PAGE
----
Donna's Reviews > Pity the Billionaire: The Unexpected Resurgence of the American Right

Pity the Billionaire by Thomas Frank
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Jul 09, 12

bookshelves: essays-ideas
Read in July, 2012

In the financial meltdown that punctuated the end of the G. W. Bush administration, "sixteen trillion dollars in household wealth was incinerated on the pyre Wall Street had kindled." Some of that was my wealth and—unless you happen to be a member of the now-infamous 1%—some of it was undoubtedly yours. And we are still feeling the effects of those losses.

That's $16,000,000,000,000 in household wealth, middle-class wealth—the homes and jobs and hard-earned savings of ordinary folks. We're not talking here about the wealth of billionaires or billion-dollar-plus banks and corporations—Bank of America, Exxon, and Wall Street itself are all doing just peachy, thank you.

Yet somehow, the Powers That Be—those who serve the interests of the 1%—managed in short order to engineer a populist movement to defend and protect the unbridled, unregulated free-market system that created all this havoc. Those who attempt to reestablish a reasonable balance between the interests of ordinary folks and those of the unimaginably rich (and, hence, enormously powerful) were labeled "socialists." Those who (like Mitt Romney, their current standard-bearer) assert that what the market needs is even more freedom to gamble with the nation's—and, indeed, the world's economies—are praised as being "successful." ("Successful" being a synonym for having become filthy rich by whatever means and at whatever cost to ordinary people.)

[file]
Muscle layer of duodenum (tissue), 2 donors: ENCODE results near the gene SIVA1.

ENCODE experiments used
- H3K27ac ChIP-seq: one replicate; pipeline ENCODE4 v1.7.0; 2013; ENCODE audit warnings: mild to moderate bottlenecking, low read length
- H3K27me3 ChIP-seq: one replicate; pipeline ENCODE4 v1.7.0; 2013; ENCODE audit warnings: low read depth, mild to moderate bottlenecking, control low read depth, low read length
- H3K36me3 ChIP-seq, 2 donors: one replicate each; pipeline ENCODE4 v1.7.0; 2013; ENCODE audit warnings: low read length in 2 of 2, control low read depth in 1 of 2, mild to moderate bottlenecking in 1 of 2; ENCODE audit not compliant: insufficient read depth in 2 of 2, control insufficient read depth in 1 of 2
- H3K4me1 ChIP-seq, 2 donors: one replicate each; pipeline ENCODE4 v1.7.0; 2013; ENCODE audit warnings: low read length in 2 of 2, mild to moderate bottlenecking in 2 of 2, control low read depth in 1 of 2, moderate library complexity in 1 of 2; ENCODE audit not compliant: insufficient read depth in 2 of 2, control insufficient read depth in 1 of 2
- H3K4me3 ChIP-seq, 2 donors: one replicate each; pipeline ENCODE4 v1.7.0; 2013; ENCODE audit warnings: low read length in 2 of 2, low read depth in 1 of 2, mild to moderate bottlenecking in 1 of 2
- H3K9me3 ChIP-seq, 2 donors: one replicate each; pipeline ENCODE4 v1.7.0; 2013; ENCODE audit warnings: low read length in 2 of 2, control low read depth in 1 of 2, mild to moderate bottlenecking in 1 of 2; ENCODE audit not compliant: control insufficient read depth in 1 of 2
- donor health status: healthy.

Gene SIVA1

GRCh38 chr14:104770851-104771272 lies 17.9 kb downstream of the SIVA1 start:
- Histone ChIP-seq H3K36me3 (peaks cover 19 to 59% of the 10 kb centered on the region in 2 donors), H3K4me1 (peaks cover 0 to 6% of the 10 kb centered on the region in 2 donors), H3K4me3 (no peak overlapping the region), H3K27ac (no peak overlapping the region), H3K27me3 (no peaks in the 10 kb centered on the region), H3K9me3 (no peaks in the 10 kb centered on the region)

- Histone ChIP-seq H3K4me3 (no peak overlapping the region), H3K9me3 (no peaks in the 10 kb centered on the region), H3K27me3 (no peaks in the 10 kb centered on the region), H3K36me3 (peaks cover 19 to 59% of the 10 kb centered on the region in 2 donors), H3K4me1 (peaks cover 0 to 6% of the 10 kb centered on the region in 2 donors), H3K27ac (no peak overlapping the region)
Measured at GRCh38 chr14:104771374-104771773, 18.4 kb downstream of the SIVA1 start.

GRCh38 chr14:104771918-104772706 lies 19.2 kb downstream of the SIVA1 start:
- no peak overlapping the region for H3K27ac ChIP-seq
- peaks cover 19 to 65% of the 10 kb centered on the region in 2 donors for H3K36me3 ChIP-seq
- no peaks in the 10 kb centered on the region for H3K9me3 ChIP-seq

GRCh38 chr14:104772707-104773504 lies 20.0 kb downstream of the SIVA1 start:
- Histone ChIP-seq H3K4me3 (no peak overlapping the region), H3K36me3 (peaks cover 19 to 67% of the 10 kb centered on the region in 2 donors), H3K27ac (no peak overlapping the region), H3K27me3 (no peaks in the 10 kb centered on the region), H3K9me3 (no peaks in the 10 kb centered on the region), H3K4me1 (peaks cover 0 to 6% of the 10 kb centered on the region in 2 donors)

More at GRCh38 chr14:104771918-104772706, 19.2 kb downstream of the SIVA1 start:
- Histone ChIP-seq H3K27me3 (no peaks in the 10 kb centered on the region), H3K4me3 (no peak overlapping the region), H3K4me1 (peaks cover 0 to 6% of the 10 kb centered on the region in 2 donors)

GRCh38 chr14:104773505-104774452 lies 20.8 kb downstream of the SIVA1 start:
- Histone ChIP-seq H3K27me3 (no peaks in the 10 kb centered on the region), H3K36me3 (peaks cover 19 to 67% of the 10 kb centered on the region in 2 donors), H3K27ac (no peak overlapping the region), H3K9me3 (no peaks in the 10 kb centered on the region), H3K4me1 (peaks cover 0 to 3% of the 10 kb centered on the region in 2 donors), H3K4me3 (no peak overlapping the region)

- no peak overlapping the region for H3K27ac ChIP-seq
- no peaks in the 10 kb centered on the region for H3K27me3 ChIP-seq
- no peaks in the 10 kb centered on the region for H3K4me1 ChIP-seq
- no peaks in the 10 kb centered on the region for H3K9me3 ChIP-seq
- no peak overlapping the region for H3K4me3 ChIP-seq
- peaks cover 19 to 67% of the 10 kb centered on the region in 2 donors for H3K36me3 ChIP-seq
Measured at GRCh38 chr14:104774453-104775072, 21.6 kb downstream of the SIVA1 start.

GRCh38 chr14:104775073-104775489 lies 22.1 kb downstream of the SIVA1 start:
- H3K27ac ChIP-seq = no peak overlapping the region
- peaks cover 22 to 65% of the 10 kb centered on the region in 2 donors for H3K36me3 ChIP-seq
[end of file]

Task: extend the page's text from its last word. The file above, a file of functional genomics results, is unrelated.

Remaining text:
But here's the thing about this book: Having reread a few pages to be sure that I had that number right—$16 trillion—I just kept on reading. I'm now committed to reading the book again. It's that good.

Thomas Frank writes compelling prose, and his topic in this case couldn't possibly be of greater importance. I can't recommend Pity the Billionaire highly enough.

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Comments (showing 1-5 of 5) (5 new)

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message 1: by Audrey (new)

Audrey Paisley Can I borrow the book?


Donna Hi, Audrey! I wish I could pass this book on, but I read the Kindle edition. That's the only drawback with Kindle--although it's theoretically possible to share books with another Kindle user, few publishes will permit Amazon to allow that, especially with new books.

I look forward to seeing you soon!


message 3: by Audrey (new)

Audrey Paisley I will have to buy the book. Sounds great. See you on Friday.


message 4: by MomToKippy (new)

MomToKippy We do not have a free market system , we have crony capitalism and have for decades so you are sadly misinformed about what caused the meltdown. You should perhaps read some books that don't agree with your predetermined position and books on basic ecomomics.


Donna Did you actually read this book? If not, would you be so kind as to recommend one of the books on "basic economics" that you've found so enlightening?


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